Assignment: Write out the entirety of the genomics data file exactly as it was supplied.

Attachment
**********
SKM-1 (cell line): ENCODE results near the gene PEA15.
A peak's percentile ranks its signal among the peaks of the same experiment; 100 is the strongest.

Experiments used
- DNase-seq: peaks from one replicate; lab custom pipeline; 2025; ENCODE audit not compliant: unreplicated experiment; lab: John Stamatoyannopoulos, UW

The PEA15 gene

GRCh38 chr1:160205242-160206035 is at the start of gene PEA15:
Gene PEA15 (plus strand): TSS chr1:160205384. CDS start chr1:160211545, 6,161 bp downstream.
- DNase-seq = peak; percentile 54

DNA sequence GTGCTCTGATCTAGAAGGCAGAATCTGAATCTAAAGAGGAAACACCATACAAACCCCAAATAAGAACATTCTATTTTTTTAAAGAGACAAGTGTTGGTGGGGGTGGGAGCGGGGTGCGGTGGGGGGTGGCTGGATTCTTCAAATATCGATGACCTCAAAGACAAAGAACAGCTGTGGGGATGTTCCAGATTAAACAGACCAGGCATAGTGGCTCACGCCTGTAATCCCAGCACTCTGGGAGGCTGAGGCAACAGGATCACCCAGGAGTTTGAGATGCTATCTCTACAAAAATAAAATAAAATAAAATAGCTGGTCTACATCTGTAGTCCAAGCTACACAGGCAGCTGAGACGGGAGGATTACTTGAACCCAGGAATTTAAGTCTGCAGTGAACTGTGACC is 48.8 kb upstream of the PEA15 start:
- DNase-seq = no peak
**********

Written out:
SKM-1 (cell line): ENCODE results near the gene PEA15.
A peak's percentile ranks its signal among the peaks of the same experiment; 100 is the strongest.

Experiments used
- DNase-seq: peaks from one replicate; lab custom pipeline; 2025; ENCODE audit not compliant: unreplicated experiment; lab: John Stamatoyannopoulos, UW

The PEA15 gene

GRCh38 chr1:160205242-160206035 is at the start of gene PEA15:
Gene PEA15 (plus strand): TSS chr1:160205384. CDS start chr1:160211545, 6,161 bp downstream.
- DNase-seq = peak; percentile 54

DNA sequence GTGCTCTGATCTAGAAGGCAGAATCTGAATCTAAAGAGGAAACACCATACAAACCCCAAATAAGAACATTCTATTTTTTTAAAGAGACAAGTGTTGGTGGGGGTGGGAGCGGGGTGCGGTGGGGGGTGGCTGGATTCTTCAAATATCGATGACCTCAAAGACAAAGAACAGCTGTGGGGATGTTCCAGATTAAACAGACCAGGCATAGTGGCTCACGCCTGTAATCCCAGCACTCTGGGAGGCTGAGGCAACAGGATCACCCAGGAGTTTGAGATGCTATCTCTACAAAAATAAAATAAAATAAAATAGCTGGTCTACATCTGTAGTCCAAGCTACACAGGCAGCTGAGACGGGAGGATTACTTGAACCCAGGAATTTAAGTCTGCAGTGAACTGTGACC is 48.8 kb upstream of the PEA15 start:
- DNase-seq = no peak